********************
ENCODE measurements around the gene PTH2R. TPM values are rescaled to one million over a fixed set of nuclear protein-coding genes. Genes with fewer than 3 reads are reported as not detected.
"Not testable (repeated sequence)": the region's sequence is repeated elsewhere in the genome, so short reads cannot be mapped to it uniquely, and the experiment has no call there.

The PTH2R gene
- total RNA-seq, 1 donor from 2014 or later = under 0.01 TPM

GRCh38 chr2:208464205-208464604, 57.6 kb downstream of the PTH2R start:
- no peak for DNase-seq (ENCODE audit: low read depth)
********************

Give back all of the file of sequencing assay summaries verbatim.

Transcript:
ENCODE measurements around the gene PTH2R. TPM values are rescaled to one million over a fixed set of nuclear protein-coding genes. Genes with fewer than 3 reads are reported as not detected.
"Not testable (repeated sequence)": the region's sequence is repeated elsewhere in the genome, so short reads cannot be mapped to it uniquely, and the experiment has no call there.

The PTH2R gene
- total RNA-seq, 1 donor from 2014 or later = under 0.01 TPM

GRCh38 chr2:208464205-208464604, 57.6 kb downstream of the PTH2R start:
- no peak for DNase-seq (ENCODE audit: low read depth)